Originally stated by V.J. Junker in The Evolution of USAF Environmental Testing(1), the test is to determine the resistance of aerospace ground and aerospace equipment to the effects of a salt atmosphere.

According to Mil-STD-810G, the test is performed to determine the effectiveness of protective coatings and finishes on materials. The stated purpose of the test is to determine design flaws such as dissimilar metals, improper coatings, uncoated materials, electrolytic action, binding of parts, etc. Therefore, results can be related to the suitability or quality of parts or assemblies, but cannot be directly related to exposure time in the marine environment.

Salt Fog and Salt Spray testing are conducted at 14 NTS locations across the country. Visit our locations page to find the lab closest to you!

(1) Junkers, V.J. The Evolution of USAF Environmental Testing, Technical Report AFFDL-TR-65-197, October 1965.

Q & A: What is the correct order for Sand, Dust, and Salt Fog in MIL-STD-810

Blowing Sand and Dust Test

Blowing Sand and Dust Chamber for MIL-STD-810, MIL-STD-202 and RTCA DO-160

Question: I have a military customer who requires Blowing Sand, Blowing Dust, and Salt Fog tests according to MIL-STD-810. However, my customer did not specify which test should be performed first. Is there a specific order in which these tests should be performed? Does it matter?

NTS Answer: Although not necessarily clear in previous revisions, guidance was added to Method 509 starting with the F revision of MIL-STD-810:

Although generally inappropriate, if sand and dust testing is required on the same test item, perform it following salt fog testing.

This is due to the fact that the sand and dust tests can produce severe abrasion of a test item. This is particularly true for the surface treatments often applied to the exterior surfaces of items in order to reduce or eliminate the possibility of corrosion. Paint, anodizing, iridite, and other surface preparations can all be adversely compromised by the sand and dust tests so that the test item could easily show corrosive effects if subsequently subjected to the salt fog test.
Additional guidance was also added to method 510 (Sand & Dust):

If both sand and dust procedures are to be applied to the same test item, it is generally more appropriate to conduct the less damaging first, i.e., blowing dust and then blowing sand.

Therefore, the most appropriate sequence for the three tests in question would be:
1. Salt Fog
2. Blowing Dust
3. Blowing Sand

Solar Testing Explained: MIL-STD-810 and Commercial

Solar 1

The first question a customer always asks is: “Why should I do solar testing and which test should I use?”

The answer to the first part is relatively simple. You should perform solar testing if your product will be exposed to sunlight. This could be in front of a window located indoors, beneath a transparent canopy, or permanently stationed outside. The second part of the question gets a bit more complicated. There are several different types of solar testing. It can incorporate halogen, full spectrum or UV only lamps and can include temperature, humidity and water spray.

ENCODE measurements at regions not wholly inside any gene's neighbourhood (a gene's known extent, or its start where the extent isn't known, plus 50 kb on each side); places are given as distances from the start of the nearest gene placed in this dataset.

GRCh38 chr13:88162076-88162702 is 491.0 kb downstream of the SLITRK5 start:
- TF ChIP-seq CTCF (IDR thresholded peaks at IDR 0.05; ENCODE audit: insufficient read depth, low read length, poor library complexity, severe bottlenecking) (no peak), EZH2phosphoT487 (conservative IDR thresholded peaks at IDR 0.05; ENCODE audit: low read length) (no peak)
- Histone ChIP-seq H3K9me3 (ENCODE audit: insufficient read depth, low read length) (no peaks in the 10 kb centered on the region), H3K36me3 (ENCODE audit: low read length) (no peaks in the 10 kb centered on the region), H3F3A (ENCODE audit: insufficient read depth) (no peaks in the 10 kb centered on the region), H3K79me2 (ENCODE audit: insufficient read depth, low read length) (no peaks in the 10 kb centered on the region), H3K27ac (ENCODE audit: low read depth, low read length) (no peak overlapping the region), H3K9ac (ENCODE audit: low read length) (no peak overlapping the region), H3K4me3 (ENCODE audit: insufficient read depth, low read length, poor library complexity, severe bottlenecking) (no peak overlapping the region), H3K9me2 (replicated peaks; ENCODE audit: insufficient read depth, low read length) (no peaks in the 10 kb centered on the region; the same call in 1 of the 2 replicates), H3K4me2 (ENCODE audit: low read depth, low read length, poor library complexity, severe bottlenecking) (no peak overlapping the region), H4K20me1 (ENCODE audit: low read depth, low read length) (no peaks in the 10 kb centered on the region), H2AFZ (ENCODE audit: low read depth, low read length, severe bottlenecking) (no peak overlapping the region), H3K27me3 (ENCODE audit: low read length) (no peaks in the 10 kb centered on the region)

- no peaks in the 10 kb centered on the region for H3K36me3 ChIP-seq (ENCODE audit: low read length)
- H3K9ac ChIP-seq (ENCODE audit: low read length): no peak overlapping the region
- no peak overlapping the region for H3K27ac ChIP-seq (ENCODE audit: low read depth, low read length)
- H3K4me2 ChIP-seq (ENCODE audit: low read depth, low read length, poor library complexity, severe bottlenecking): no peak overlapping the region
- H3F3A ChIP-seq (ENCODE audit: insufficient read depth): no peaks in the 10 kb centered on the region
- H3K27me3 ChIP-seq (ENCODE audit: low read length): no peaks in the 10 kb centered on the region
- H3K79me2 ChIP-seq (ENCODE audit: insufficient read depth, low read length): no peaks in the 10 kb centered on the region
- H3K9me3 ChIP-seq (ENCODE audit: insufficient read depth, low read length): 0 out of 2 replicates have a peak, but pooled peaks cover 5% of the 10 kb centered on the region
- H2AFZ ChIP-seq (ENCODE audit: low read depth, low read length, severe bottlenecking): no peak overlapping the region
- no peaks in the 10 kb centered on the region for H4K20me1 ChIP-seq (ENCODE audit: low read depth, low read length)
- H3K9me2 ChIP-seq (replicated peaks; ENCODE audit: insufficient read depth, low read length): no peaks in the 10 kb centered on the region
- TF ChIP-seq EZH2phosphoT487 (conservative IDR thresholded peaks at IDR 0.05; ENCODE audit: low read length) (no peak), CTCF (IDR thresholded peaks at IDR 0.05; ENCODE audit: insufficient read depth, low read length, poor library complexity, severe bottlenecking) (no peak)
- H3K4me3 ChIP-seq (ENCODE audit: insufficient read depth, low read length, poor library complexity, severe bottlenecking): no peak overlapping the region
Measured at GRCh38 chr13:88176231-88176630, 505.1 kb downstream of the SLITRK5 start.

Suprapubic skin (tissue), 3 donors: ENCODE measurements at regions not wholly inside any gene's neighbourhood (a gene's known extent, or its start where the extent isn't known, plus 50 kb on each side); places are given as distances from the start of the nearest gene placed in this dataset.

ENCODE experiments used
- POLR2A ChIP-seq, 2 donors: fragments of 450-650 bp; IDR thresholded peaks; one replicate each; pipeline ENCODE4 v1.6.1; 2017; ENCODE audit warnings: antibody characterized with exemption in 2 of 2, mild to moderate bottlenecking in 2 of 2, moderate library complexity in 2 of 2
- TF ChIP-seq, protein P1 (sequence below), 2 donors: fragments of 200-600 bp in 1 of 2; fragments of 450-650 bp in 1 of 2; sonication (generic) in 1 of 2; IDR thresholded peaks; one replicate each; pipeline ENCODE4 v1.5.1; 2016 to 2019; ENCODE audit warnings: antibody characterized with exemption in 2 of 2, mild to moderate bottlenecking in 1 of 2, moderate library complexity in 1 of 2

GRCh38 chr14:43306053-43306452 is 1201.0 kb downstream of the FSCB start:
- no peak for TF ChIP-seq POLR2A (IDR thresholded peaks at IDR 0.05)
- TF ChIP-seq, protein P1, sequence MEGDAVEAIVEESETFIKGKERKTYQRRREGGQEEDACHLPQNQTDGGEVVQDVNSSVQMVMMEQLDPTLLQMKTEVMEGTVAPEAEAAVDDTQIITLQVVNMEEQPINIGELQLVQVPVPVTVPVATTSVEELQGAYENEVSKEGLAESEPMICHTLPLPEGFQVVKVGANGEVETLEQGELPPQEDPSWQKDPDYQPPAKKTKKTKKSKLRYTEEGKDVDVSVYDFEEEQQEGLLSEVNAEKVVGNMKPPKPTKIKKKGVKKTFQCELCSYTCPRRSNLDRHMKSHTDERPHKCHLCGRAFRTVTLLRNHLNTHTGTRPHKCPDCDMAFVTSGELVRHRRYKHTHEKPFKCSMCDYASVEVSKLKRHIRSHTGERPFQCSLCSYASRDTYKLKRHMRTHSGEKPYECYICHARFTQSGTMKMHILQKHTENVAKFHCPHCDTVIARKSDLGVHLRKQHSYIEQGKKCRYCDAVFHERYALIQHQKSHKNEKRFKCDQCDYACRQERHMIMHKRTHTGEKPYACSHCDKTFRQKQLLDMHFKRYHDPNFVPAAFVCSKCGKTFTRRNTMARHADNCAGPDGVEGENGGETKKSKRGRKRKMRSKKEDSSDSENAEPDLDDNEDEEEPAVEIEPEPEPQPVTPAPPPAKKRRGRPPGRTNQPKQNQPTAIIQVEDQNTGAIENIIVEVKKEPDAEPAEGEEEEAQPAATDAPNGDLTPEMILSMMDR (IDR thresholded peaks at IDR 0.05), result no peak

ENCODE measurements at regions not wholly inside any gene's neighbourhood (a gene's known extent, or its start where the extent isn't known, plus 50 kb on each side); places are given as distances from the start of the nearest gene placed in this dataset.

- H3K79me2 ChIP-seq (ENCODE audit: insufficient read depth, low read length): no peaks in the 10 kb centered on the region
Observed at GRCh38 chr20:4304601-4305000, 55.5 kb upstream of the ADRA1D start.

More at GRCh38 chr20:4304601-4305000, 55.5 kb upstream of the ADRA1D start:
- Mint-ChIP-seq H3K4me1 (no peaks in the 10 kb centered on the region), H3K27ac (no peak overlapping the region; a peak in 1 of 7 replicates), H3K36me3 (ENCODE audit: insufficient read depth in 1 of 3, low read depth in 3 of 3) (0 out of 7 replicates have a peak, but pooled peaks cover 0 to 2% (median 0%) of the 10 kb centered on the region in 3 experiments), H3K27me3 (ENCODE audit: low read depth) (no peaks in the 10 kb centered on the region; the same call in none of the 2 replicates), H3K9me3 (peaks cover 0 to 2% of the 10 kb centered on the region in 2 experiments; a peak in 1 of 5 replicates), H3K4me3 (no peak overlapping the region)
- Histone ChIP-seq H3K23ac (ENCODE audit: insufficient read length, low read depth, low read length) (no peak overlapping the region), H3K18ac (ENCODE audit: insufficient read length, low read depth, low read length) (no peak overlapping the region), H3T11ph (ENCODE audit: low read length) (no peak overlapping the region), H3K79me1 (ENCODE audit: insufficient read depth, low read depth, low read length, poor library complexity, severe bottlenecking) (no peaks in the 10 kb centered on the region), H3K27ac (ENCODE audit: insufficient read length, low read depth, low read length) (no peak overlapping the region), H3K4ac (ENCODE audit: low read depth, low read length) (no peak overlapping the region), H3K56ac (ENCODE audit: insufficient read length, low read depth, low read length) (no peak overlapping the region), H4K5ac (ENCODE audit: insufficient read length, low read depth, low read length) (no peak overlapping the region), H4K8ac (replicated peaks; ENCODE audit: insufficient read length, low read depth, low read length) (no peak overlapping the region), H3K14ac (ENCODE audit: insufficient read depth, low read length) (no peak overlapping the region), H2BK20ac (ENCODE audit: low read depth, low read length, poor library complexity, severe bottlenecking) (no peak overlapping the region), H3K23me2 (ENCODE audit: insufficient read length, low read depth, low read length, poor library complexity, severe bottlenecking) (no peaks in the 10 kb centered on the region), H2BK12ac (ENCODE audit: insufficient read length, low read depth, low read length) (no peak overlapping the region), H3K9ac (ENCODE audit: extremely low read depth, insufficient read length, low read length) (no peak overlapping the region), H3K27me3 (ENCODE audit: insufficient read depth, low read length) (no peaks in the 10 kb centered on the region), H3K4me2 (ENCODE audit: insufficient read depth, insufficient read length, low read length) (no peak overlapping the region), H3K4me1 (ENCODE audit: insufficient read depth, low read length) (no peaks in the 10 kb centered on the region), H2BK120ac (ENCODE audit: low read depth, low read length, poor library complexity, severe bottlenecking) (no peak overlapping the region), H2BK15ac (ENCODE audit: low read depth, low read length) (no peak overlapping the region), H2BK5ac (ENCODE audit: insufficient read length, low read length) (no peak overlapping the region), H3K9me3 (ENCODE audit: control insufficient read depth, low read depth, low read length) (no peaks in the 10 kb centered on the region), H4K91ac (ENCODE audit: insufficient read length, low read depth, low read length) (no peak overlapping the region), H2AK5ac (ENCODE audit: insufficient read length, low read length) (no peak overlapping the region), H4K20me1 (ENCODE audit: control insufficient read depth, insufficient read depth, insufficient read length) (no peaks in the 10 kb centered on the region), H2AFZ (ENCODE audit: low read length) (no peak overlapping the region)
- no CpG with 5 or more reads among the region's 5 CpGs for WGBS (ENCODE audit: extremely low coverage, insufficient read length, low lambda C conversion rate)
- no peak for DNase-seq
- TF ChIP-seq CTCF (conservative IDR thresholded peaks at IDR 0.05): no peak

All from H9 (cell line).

First let’s focus on MIL-STD-810. It and other compliance standards require solar testing as part of product acceptance in which two different types of testing can be performed: Procedure 1 and Procedure 2.

Procedure 1 is primarily a heating effect test and is usually preformed with halogen lamps following a diurnal cycle profile. The purpose is to determine the highest maximum temperature the test unit will reach with repeated cycles in a controlled environment. The lamp intensity is varied from 0 W/m2 to 1120 W/m2 over a 24 hour cycle with the lamps and chamber temperature following a profile that simulates a natural day/night cycle.

Procedure 1 will reveal temperature related issues with the test unit and establishes the target test unit temperature for Procedure 2. This test can run 3 to 7 days in length with the equipment under test either powered on not. The airflow across the test articles is controlled to be the equivalent of a light breeze (300 to 600 feet per minute). MIL-STD-810 requires 3 days of stable and equal unit/chamber temperatures out of 7 days of testing. Full spectrum lamps can be used, but the difficulties controlling the intensity of full spectrum arc discharge lamps can sometimes be cost prohibitive.

Procedure 2 is a combination actinic and heating effects test using full spectrum lamps. The solar aging properties combined with heating effects can degrade items such as LCD or LED displays as well as coatings and seals causing deterioration, fading and discoloration. The lamp intensity is fixed at 1120 W/m2 by varying the distance of the test unit to lamps and the cycle normally runs in one of two variants. The first is 20 hours on and 4 off and the second is with the lamps continuously on. The purpose of the on and off lamp cycle is to expose issues related to rapid temperature changes caused by solar loading while continuous exposure will find the maximum actinic effects.

MIL-STD-810 calls for 20 hours on 4 hours off with exposure durations of 10 to 56 days or longer. Normally 10 days would be used for units that are primarily inside with some outdoor exposure while 56 day or longer would be for articles left outside such as transparent armor. With the 20 hour lights on cycle, solar aging is 2.5 times normal solar exposure. 10 days are the equivalent of 25 days outside in the sun and 56 days will be equivalent to 140.

It is important to note that Procedure 2 uses the maximum part temperature established in Procedure 1 as the target part temperature and the airflow across the test unit is controlled to maintain target temperature with the lights on. If Procedure 2 testing is to be performed, Procedure 1 should be run first to establish the maximum temperature.

Most commercial standards like ASTM or ANSI use similar lamp intensities and color spectrum as MIL-STD-810 (simulations with varying exposure times and environmental conditions), however some tests require a different type of simulator entirely.

One example would be fluorescent UVA or UVB lamps with a combination of temperature, humidity and water spray. This type of testing is usually performed on small samples and can run anywhere from 3 days to several hundred days. A specification such as this is written around a specific type of tester, one of which is a QUV environmental simulator. They do not incorporate significant heating effects and are mostly actinic UV and weathering tests.

Lastly, a common type of solar testing is performed on solar panels using lamps that provide high levels of UV and white light but little infrared and heating effects. This is typically done to establish power output and life cycle stability.

NTS Tempe performs fully accredited MIL-STD-810 Procedure 1 and Procedure 2 testing along with UV testing using a QUV environmental test unit. Our specialty is customizing solar testing to meet special customer requirements. For more information on how we can help qualify your products please call the lab directly at 480.966.5517 or email our technical specialist Harold.Sibert@nts.com